The best that I can do is offer a limited solution in hopes that somebody with more knowledge on this subject can offer some guidance. First, I wouldn’t completely toss out the revenue-sharing and luxury tax systems, but I would simplify them. Here are my suggestions:
- Increase the amount that teams pay into the revenue-sharing system from 31% to 33% of local revenues.
- Set a team payroll minimum or “floor” based on each team’s revenue-sharing split. For example, the floor may be 1.5x each team’s share, and this would help prevent teams from hoarding revenue-sharing money instead of trying to field better teams. (Looking at you Pirates)
- Count “negotiating fees” or “rights fees” paid to foreign teams/agents against the cap. This is a big sticking point for me, because it represents a HUGE advantage for rich teams. Consider the Daisuke Matsuzaka example. The Red Sox paid a $51,111,111 negotiating fee to his Japanese team for his rights, but the fee did not count against the salary cap for luxury tax purposes at all. Sure, Matsuzaka didn’t see a single penny of that fee money, but the Red Sox were only able to acquire him, because they were able to afford the fee. Since very few MLB teams can afford such a fee, the majority are excluded from even considering players like Matsuzaka. My suggestion is to prorate the fee evenly over the duration of the player’s contract.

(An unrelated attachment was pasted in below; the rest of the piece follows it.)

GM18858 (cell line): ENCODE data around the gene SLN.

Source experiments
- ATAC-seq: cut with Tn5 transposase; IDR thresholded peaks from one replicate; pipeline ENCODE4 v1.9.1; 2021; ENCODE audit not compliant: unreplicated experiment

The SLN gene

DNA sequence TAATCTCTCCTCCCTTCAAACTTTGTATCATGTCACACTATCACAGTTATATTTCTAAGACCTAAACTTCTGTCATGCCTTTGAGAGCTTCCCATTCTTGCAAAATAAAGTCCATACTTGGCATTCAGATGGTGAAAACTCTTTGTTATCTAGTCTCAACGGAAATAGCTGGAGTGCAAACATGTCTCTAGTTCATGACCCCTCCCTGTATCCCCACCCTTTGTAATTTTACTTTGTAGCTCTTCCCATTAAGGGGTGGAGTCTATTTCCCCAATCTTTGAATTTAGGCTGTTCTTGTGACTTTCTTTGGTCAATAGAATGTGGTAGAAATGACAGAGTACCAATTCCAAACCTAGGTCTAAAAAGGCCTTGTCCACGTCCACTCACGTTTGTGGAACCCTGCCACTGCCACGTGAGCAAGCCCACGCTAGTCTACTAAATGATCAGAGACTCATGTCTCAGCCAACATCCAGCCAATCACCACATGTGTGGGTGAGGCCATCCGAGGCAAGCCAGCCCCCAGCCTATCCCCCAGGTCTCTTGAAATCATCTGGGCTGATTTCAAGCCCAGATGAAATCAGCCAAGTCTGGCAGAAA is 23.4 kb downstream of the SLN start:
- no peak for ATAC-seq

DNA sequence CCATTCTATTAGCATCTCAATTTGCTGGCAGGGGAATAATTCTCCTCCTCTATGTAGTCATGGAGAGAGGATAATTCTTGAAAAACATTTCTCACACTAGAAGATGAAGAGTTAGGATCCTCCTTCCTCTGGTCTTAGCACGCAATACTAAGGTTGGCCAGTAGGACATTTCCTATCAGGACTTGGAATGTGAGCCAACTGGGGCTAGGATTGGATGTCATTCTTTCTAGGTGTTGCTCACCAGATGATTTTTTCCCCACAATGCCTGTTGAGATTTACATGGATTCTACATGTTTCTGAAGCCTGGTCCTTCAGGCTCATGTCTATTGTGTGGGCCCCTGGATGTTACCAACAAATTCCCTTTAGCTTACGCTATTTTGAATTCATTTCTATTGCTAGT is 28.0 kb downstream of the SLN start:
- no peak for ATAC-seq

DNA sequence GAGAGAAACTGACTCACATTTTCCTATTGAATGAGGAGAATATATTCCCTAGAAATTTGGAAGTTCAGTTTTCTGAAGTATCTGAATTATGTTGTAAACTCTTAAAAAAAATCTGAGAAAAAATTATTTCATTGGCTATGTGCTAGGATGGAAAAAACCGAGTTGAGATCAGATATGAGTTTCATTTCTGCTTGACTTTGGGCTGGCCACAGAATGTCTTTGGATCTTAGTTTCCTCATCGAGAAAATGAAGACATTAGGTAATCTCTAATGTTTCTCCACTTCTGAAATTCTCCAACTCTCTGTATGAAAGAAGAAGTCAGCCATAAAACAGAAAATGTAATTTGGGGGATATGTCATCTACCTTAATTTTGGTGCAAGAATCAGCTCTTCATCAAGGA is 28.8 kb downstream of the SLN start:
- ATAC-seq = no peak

- In addition to applying a luxury tax to teams that exceed a specific threshold, I suggest taxing teams on specific player contracts as well. Consider something like a 5% tax on amounts that exceed an annual average value of 5x the average MLB salary for a given year. The average salary just hit $3M, so that tax would apply to any salary over $15M per year for 2011 in this example. If a team had a player making $16M in 2011, the tax would be $50K.
- Alter the free agency system to eliminate the “Type A” and “Type B” elements. In order for a team to receive draft pick compensation for Type A and Type B free agents, the team must offer the qualifying player arbitration, and the player must decline and sign with another team. I look at this portion of the system as a “rich getting richer” situation, because of the arbitration part. Many poor teams cannot afford to risk offering arbitration, because they cannot afford to be stuck with the bill in the event that the player decides to accept the offer.
- Teams should be allowed to trade draft picks, but some limitations will should be placed on how and when those picks can be traded to prevent the frugal teams from trading away high draft picks just to avoid paying out the money necessary to sign a top end pick.